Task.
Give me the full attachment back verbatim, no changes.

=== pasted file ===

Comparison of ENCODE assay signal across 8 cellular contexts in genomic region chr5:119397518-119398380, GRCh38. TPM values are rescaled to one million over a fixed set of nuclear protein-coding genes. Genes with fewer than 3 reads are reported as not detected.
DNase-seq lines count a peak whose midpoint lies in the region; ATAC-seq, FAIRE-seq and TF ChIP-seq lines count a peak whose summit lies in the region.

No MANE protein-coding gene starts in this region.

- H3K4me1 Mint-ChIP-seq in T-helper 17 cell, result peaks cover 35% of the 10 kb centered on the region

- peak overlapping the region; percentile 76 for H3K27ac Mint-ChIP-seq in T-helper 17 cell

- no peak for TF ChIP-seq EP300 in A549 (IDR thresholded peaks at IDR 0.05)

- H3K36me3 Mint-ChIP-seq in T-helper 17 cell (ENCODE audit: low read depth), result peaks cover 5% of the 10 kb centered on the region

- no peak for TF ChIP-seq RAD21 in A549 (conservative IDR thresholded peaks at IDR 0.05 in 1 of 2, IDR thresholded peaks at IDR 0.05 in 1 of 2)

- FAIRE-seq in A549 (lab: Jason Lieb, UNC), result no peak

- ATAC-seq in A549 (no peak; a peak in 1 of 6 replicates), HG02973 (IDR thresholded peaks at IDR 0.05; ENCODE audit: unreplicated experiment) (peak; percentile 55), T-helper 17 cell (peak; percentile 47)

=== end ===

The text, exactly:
Comparison of ENCODE assay signal across 8 cellular contexts in genomic region chr5:119397518-119398380, GRCh38. TPM values are rescaled to one million over a fixed set of nuclear protein-coding genes. Genes with fewer than 3 reads are reported as not detected.
DNase-seq lines count a peak whose midpoint lies in the region; ATAC-seq, FAIRE-seq and TF ChIP-seq lines count a peak whose summit lies in the region.

No MANE protein-coding gene starts in this region.

- H3K4me1 Mint-ChIP-seq in T-helper 17 cell, result peaks cover 35% of the 10 kb centered on the region

- peak overlapping the region; percentile 76 for H3K27ac Mint-ChIP-seq in T-helper 17 cell

- no peak for TF ChIP-seq EP300 in A549 (IDR thresholded peaks at IDR 0.05)

- H3K36me3 Mint-ChIP-seq in T-helper 17 cell (ENCODE audit: low read depth), result peaks cover 5% of the 10 kb centered on the region

- no peak for TF ChIP-seq RAD21 in A549 (conservative IDR thresholded peaks at IDR 0.05 in 1 of 2, IDR thresholded peaks at IDR 0.05 in 1 of 2)

- FAIRE-seq in A549 (lab: Jason Lieb, UNC), result no peak

- ATAC-seq in A549 (no peak; a peak in 1 of 6 replicates), HG02973 (IDR thresholded peaks at IDR 0.05; ENCODE audit: unreplicated experiment) (peak; percentile 55), T-helper 17 cell (peak; percentile 47)